Philip W. Bateman focuses on Ecology, Zoology, Predation, Carnivore and Gryllus bimaculatus. His Ecology study often links to related topics such as Sampling. His Predation research integrates issues from Livestock and Eye contact.
The concepts of his Carnivore study are interwoven with issues in Habitat fragmentation, Ethnic group, Socioeconomics and Land use. His Gryllus bimaculatus study incorporates themes from Sexual selection and Courtship. He interconnects Badger, Urbanization and Natural resource in the investigation of issues within Habitat.
Philip W. Bateman mainly focuses on Ecology, Zoology, Predation, Autotomy and Orthoptera. His Habitat, Predator, Animal ecology, Mate choice and Carnivore investigations are all subjects of Ecology research. Philip W. Bateman focuses mostly in the field of Zoology, narrowing it down to topics relating to Burrow and, in certain cases, Digging, Cape dune mole-rat and Bathyergus.
His study focuses on the intersection of Predation and fields such as Foraging with connections in the field of Sociality. His study explores the link between Autotomy and topics such as Lizard that cross with problems in Lygodactylus capensis and Gecko. His work deals with themes such as Grasshopper and Gryllus bimaculatus, which intersect with Orthoptera.
His primary areas of investigation include Zoology, Ecology, Predation, Notechis scutatus and Habitat. His research in Zoology intersects with topics in Hindlimb, Fauna and Identification. He performs integrative Ecology and Stygofauna research in his work.
Philip W. Bateman usually deals with Predation and limits it to topics linked to Egernia kingii and Predatory behavior. His Habitat research incorporates themes from Type, Biodiversity, Honey bee and Vegetation. His studies in Autotomy integrate themes in fields like Appendage and Evolutionary ecology.
Philip W. Bateman mostly deals with Ecosystem, Restoration ecology, Fauna, Ecological monitoring and Wildlife. Ecosystem is the subject of his research, which falls under Ecology. His research integrates issues of Closure, Species richness and Study Type in his study of Restoration ecology.
His Fauna study integrates concerns from other disciplines, such as Ecosystem engineer, Vegetation, Environmental resource management and Environmental planning. Among his research on Ecological monitoring, you can see a combination of other fields of science like Quality, Hyperspectral imaging, Drone, Systems engineering and Consistency. In the subject of general Wildlife, his work in Roadkill is often linked to North west and High rate, thereby combining diverse domains of study.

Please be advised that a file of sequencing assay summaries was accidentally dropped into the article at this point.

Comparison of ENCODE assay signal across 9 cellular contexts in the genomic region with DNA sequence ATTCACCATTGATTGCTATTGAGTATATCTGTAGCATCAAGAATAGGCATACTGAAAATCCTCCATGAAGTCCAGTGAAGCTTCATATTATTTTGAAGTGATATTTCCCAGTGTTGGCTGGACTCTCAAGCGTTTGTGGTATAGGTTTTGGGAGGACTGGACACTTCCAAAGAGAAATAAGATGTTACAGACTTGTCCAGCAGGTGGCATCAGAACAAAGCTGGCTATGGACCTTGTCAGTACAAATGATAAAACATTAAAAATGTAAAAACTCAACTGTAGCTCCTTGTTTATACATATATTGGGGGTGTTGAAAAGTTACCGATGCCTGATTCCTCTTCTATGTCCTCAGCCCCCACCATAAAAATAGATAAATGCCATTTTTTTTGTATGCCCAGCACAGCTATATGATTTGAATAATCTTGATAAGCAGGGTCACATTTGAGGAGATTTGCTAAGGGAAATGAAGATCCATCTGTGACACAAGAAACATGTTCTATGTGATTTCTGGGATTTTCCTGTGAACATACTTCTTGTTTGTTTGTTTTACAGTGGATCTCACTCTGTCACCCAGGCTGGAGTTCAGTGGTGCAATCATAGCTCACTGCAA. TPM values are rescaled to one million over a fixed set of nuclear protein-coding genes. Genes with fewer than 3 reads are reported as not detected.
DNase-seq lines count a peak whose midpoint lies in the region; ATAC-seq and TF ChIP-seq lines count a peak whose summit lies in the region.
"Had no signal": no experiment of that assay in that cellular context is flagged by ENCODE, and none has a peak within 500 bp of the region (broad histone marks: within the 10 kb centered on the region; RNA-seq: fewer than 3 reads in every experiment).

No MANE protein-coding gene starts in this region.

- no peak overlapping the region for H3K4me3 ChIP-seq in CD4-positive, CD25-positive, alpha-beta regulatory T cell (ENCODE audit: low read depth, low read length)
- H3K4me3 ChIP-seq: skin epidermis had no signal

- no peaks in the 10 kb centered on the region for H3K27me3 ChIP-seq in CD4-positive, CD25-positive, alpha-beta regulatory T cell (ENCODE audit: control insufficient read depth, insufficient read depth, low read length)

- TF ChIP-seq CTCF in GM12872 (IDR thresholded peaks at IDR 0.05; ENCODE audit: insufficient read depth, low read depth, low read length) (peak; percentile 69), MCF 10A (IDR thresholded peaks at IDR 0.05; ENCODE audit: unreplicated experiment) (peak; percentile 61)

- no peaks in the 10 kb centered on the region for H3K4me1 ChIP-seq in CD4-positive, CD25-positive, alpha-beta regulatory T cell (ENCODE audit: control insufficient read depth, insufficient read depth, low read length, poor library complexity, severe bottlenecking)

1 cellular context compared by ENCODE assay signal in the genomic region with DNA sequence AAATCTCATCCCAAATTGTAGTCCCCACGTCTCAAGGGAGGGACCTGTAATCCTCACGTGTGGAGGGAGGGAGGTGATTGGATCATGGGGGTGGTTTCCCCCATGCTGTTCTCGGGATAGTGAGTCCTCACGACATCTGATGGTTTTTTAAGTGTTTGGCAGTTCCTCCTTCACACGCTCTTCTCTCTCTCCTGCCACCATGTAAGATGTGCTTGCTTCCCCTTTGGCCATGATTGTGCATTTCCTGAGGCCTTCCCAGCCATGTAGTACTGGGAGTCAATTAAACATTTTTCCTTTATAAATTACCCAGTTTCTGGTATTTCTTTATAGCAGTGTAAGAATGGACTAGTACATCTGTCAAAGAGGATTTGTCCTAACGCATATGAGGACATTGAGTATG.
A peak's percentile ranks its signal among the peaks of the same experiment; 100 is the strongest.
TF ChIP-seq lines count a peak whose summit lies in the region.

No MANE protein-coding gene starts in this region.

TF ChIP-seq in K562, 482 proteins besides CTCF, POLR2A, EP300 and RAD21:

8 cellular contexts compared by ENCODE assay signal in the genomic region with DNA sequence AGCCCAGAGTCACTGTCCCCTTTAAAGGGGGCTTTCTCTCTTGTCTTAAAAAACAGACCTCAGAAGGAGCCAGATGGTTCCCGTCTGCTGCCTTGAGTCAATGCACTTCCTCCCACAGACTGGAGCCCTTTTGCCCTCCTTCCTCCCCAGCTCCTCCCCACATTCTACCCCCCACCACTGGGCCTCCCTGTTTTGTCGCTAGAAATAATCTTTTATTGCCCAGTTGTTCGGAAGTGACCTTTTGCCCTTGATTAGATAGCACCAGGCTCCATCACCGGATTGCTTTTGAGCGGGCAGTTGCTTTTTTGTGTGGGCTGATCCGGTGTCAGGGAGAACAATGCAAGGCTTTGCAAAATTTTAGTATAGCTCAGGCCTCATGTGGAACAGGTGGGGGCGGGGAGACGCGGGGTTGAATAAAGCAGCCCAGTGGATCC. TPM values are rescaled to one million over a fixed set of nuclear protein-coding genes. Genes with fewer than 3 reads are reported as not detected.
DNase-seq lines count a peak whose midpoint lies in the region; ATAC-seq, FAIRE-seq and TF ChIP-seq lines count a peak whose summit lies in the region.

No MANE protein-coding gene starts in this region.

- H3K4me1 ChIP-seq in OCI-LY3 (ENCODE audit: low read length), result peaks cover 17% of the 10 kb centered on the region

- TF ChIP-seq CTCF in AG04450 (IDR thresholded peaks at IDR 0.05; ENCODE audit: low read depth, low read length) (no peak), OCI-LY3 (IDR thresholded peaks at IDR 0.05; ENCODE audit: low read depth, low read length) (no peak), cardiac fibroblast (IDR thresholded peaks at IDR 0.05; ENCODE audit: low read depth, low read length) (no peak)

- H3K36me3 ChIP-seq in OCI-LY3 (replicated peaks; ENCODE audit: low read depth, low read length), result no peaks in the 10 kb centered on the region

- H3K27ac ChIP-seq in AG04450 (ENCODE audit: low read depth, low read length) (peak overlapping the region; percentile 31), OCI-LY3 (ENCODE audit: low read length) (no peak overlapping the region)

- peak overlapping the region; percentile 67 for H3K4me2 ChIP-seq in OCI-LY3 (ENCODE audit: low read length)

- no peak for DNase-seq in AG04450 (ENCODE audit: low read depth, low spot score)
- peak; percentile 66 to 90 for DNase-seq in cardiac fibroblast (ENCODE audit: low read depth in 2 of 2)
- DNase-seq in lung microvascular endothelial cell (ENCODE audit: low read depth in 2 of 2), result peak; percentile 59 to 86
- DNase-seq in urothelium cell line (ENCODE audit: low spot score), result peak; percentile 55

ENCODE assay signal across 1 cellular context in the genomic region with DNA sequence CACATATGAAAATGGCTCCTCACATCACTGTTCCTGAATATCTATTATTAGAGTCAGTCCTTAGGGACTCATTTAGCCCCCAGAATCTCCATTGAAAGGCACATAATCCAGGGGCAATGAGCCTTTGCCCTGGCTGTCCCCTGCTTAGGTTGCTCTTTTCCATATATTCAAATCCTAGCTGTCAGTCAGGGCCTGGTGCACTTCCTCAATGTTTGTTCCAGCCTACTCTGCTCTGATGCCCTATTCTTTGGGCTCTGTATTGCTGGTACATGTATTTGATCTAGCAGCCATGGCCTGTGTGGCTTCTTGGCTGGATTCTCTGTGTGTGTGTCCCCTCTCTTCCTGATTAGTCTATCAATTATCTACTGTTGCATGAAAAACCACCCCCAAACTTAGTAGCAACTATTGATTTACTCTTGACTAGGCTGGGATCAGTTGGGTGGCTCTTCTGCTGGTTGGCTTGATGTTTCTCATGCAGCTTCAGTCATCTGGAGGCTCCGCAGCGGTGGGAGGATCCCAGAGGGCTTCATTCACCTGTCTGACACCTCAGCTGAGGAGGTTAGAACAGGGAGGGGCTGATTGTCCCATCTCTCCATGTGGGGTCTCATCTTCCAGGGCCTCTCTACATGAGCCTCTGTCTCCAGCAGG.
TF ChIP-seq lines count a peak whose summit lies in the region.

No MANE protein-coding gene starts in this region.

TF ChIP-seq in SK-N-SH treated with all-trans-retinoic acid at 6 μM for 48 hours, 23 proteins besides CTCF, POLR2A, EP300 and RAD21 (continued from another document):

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Big city life: carnivores in urban environments
P. W. Bateman;P. W. Bateman;P. A. Fleming.
Journal of Zoology (2012)
To cut a long tail short: a review of lizard caudal autotomy studies carried out over the last 20 years
P. W. Bateman;P. A. Fleming.
Journal of Zoology (2009)
Leave it all behind: a taxonomic perspective of autotomy in invertebrates.
Patricia A. Fleming;Davina Muller;Philip W. Bateman.
Biological Reviews (2007)
Male size and sequential mate preference in the cricket Gryllus bimaculatus
Philip W. Bateman;Lauren N. Gilson;J.W.H. Ferguson.
Animal Behaviour (2001)
Experimental alteration of litter sex ratios in a mammal
Elissa Z Cameron;Patrick R Lemons;Philip W Bateman;Nigel C Bennett.
Proceedings of The Royal Society B: Biological Sciences (2008)
What drives human–carnivore conflict in the North West Province of South Africa?
Michelle Thorn;Michelle Thorn;Matthew Green;Fredrik Dalerum;Fredrik Dalerum;Philip W. Bateman;Philip W. Bateman.
Biological Conservation (2012)
Estimating Brown Hyaena Occupancy Using Baited Camera Traps
Michelle Thorn;Dawn M. Scott;Matthew Green;Philip W. Bateman.
South African Journal of Wildlife Research (2009)
Are negative effects of tourist activities on wildlife over-reported? A review of assessment methods and empirical results
Philip W. Bateman;Patricia A. Fleming.
Biological Conservation (2017)
The good, the bad, and the ugly: which Australian terrestrial mammal species attract most research?
Patricia A. Fleming;Philip W. Bateman.
Mammal Review (2016)
Mate preference for novel partners in the cricket Gryllus bimaculatus
Philip W. Bateman.
Ecological Entomology (1998)
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